People who are thinking about getting inked are often told, “a tattoo is for life.” Etched into the layer of skin just below the epidermis, they are notoriously difficult to remove. And the laser surgery method for doing so is costly, time-consuming and—often—has far from perfect results.

A new discovery published Tuesday in The Journal of Experimental Medicine may eventually change the situation: It fleshes out the cellular processes that make tattoo ink so persistent, and offers a new strategy for potentially removing it more effectively. A French research team found that blocking the immune system’s own macrophages—cells that identify and engulf cellular debris, microbes and other foreign bodies—would likely help erase tattoos’ permanence.

Immunologist Sandrine Henri of The French National Institute of Health and Medical Research, the National Center for Scientific Research, and Aix Marseille University, and her colleagues research the origins and genetics of skin macrophages in order to understand how they interact with other immune cells in the skin. Tattoos have not been a focus of their work, but their new study suggests they may have stumbled on a discovery that could change the future of ink removal: They found mice with black coats appear to have a specific type of skin macrophage that ingests pigment particles when the cells that normally store the particles die off. Follow-up experiments, described in the new paper, suggest macrophages may also play a role in absorbing particles of tattoo ink.

First the team worked to prove macrophages take up tattoo pigment. They genetically engineered a strain of mice to have skin macrophages with diphtheria toxin receptors; this gave the researchers the ability to selectively kill off those cells by injecting the mice with the toxin. Next they tattooed the animals’ tails with green fluorescent ink and examined sections of the tattooed skin under a microscope to confirm the ink particles are indeed taken up by the macrophages. Then the researchers exposed the animals to the diphtheria to kill off these cellular trash collectors.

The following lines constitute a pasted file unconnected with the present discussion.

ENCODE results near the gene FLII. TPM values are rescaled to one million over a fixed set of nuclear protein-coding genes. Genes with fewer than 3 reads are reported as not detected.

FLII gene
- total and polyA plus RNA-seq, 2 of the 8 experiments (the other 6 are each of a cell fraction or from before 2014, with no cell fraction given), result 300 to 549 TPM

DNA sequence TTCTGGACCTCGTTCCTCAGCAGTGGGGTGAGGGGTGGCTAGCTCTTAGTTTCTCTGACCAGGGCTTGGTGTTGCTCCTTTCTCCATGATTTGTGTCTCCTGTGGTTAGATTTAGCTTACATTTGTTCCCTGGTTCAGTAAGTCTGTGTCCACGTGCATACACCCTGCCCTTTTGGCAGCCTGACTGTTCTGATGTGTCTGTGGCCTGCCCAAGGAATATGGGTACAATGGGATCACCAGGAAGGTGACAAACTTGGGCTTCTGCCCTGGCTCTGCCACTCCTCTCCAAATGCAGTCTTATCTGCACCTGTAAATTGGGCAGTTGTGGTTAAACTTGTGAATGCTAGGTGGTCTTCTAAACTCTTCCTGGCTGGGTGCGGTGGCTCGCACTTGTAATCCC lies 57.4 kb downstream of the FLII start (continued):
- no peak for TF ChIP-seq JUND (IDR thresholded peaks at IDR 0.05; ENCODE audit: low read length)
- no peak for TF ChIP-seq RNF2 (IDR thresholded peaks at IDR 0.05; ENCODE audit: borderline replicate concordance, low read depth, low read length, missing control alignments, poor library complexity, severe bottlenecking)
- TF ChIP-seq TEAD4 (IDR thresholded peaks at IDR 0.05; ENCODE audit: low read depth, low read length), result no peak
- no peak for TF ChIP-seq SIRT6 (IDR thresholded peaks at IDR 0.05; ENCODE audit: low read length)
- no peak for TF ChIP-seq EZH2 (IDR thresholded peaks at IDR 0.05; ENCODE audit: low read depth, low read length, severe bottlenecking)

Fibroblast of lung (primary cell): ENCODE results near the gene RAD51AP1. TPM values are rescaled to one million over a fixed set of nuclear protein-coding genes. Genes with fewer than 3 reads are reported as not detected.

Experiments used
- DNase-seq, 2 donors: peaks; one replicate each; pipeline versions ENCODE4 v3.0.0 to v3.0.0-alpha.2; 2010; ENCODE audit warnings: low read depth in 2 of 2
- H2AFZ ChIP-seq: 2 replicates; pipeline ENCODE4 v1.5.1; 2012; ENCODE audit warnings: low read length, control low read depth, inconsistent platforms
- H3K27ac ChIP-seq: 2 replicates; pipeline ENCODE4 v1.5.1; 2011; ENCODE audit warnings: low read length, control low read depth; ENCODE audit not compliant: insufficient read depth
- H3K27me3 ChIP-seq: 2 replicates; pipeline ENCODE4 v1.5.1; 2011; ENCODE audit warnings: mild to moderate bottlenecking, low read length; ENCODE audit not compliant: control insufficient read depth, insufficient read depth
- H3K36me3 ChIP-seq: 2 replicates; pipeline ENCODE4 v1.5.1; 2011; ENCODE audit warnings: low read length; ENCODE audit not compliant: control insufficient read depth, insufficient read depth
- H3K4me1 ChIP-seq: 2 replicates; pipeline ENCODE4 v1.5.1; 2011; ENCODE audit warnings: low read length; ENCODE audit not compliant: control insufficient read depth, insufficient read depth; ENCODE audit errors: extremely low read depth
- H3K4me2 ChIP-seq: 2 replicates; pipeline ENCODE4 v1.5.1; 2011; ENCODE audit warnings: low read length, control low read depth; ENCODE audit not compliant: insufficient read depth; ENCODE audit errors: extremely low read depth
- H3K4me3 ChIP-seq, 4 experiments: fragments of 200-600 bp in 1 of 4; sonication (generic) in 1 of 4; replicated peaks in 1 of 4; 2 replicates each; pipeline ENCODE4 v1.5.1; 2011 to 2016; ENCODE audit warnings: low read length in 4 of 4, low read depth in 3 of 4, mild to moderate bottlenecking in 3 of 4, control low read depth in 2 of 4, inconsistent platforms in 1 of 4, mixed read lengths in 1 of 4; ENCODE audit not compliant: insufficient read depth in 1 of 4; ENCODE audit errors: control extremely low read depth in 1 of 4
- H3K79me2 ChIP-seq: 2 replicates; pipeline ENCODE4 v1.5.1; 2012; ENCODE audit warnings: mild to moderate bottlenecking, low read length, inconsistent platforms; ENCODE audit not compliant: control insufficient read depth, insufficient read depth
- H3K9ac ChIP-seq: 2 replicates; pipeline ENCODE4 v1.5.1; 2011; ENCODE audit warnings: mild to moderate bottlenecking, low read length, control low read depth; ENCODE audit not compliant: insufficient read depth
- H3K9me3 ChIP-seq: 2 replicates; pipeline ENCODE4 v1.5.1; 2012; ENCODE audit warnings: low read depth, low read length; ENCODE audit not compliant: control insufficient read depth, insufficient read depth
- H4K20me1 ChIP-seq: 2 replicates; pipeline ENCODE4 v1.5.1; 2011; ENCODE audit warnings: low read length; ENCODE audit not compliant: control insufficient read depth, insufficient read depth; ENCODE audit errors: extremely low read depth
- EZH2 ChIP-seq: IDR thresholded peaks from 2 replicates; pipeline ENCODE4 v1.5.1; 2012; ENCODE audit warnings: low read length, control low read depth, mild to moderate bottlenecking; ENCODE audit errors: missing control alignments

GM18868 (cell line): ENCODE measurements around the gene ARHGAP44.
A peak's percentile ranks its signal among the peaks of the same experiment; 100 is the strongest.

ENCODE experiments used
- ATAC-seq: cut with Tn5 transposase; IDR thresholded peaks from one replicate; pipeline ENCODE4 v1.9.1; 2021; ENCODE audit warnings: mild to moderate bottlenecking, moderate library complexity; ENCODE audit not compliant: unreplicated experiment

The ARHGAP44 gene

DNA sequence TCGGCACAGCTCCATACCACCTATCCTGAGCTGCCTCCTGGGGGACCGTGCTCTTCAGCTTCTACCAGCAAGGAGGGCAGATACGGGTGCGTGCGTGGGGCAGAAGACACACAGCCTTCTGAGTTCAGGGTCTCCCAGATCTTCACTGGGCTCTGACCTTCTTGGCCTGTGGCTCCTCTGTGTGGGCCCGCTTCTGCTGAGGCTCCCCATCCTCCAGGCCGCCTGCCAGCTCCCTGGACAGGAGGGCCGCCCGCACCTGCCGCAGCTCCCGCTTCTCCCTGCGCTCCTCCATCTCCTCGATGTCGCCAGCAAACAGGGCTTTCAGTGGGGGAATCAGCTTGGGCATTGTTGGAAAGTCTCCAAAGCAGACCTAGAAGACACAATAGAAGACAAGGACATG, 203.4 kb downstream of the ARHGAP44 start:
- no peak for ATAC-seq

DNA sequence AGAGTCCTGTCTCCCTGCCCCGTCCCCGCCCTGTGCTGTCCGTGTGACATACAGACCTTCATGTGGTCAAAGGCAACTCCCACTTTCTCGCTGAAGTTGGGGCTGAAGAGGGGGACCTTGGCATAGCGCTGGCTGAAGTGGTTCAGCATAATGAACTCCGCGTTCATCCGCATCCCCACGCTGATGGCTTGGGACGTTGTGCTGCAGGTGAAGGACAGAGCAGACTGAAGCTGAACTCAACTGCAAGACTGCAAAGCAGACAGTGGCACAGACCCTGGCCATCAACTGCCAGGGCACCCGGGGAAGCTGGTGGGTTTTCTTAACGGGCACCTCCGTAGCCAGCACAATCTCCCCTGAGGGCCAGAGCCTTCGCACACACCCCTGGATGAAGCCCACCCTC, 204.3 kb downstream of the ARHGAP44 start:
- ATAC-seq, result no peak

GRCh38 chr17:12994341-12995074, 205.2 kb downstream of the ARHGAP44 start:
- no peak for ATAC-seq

Although the macrophages died as expected, the researchers were surprised to see the ink persisted for many months—even after all the macrophages that had taken up the ink particles had been replaced. In another set of experiments the tattooed tail skin was grafted onto the backs of albino mice. Again, the researchers found that six weeks later, although the cells in the graft had all died, the ink remained.

So how is that possible? The work suggests tattoos endure because their pigment is consumed by one macrophage after another: When one dies, it simply releases the ink particles it had been storing. Then another macrophage comes along, clears away the cellular debris and engulfs the particles.

“The fact that macrophages hardly move within the skin explains why the tattoo is pretty stable,” Henri says. “Moreover, the pigment particles present in tattoo ink are quite big—and owing to their size they aren’t drained into the lymph nodes via the lymphatic vessels. So as soon as they are released by dying macrophages, they remain stuck until another macrophage ingests them.”

Simon Yona, an immunologist at University College London who studies macrophages and was not involved in the new work, praised the way the researchers engineered their experimental animals. “We were really in the dark about how tattoo pigments stay within the skin for such long periods of time,” he says. “But this beautiful study identifies the cells that take up tattoo ink. It’s an exciting advance that has the potential to be developed further,” he adds. “It really does provide a strategy to remove unwanted tattoos, in combination with conventional approaches, which could be especially useful for removing small tattoos in a well-defined location.”

Henri says she and her colleagues are already on their way to developing a method for delivering genetic instructions to specified types of immune cells, and they plan to work closely with dermatologists on the next stages of their work. She hopes laser tattoo removal could work better if performed in combination with the temporary inhibition of skin macrophage function. With this approach, she says, “the pigment particle fragments generated by the laser pulses would not be immediately recaptured by macrophages—increasing the likelihood that they will drain away via the lymphatic vessels.”

As with most therapies, however, there may be risks. Although feasible in principle, this alternative approach would need rigorous safety testing—because blocking macrophage function has been shown to inhibit wound healing, and also can impair the regeneration of skeletal muscle.